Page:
Fifteen years ago Jean Rouvier discovered a pile of fossilized bones and teeth in a basalt quarry in the Herault Valley in southern France. A subsequent dig by Jerome Ivorra, a researcher at France’s National Centre for Scientific Research, uncovered around 20 stone tools which bore traces of use.
The surprise came when argon dating showed the site went back 1.57 million years — substantially older than many other prehistoric sites — according to a paper published in the specialist journal, Comptes Rendus Palevol. It is older, for example, than the Spanish site at Atapuerca, which dates back a mere 1.2 to 1.1 million years. And as the paper pointed out, the existence of such man-made objects in Europe was extremely rare in this period. In comparison, the first such tools in East Africa date back to 2.5 million years ago, while human settlements in the Transcaucasia region date back to a 1.8 million years ago.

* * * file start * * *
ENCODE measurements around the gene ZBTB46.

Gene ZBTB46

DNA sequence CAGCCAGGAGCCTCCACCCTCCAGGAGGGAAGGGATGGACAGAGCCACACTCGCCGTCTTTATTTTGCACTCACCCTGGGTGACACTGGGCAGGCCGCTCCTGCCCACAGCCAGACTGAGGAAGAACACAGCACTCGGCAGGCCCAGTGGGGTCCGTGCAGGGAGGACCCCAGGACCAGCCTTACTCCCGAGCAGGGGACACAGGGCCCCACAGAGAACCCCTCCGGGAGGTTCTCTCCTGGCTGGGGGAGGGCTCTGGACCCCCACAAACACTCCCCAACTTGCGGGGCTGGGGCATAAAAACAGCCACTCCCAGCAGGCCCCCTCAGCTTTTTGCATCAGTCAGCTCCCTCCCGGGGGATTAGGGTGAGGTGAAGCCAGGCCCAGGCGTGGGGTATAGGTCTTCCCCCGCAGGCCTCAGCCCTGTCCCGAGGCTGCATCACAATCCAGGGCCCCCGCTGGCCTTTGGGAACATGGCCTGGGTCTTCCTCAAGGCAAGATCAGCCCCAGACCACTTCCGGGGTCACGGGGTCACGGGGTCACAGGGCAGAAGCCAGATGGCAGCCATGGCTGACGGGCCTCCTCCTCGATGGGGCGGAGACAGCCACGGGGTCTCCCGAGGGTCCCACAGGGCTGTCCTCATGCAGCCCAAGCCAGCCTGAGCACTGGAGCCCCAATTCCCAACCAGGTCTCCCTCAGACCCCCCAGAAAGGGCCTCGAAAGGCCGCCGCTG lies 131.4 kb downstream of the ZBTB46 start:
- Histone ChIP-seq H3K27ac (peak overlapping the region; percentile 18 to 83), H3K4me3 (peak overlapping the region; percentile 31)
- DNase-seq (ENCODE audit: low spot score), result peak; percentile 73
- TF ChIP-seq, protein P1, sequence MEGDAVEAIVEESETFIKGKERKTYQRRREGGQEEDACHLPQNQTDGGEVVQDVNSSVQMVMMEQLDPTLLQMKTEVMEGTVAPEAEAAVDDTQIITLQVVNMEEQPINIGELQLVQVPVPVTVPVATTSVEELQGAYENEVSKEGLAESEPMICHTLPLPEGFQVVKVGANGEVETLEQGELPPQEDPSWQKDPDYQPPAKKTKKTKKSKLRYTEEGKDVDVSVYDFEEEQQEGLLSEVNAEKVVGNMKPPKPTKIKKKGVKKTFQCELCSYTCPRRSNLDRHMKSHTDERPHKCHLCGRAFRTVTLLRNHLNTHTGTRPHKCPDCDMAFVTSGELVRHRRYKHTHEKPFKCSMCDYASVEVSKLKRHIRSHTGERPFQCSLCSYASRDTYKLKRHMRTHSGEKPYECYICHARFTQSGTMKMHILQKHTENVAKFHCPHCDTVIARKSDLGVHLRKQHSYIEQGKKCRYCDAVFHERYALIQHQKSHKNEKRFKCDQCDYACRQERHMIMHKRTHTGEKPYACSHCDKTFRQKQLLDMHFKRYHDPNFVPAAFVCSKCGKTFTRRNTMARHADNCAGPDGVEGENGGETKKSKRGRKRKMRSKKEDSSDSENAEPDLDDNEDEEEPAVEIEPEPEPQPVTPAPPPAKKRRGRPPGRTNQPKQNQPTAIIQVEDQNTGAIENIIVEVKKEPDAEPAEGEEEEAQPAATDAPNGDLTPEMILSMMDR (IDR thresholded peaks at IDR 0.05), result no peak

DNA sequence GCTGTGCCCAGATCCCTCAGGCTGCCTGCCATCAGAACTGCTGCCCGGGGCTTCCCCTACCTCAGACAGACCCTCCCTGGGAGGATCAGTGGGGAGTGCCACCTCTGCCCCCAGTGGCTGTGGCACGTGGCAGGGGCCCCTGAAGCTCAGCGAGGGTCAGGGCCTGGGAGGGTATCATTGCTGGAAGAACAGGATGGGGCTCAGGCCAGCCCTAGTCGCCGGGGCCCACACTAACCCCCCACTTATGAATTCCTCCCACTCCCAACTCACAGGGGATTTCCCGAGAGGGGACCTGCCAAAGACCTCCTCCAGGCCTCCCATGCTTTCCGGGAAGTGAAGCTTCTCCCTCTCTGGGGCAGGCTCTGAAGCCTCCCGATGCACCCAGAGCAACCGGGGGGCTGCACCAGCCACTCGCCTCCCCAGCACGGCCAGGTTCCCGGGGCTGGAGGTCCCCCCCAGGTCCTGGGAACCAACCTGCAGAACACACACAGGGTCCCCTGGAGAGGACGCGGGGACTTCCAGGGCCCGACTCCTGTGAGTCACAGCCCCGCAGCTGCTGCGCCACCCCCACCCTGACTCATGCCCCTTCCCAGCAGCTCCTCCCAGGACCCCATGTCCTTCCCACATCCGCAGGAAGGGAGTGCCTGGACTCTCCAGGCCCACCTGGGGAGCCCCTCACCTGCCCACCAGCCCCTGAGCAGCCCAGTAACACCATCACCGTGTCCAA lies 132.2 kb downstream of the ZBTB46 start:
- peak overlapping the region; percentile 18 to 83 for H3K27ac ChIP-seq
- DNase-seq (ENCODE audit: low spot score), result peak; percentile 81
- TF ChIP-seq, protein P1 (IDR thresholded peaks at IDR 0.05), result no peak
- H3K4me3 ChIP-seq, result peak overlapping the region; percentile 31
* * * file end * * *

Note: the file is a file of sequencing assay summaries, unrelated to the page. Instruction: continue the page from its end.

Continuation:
More digs at the site are scheduled for later this year. This is quite an exciting find.
Source: AFP France24.com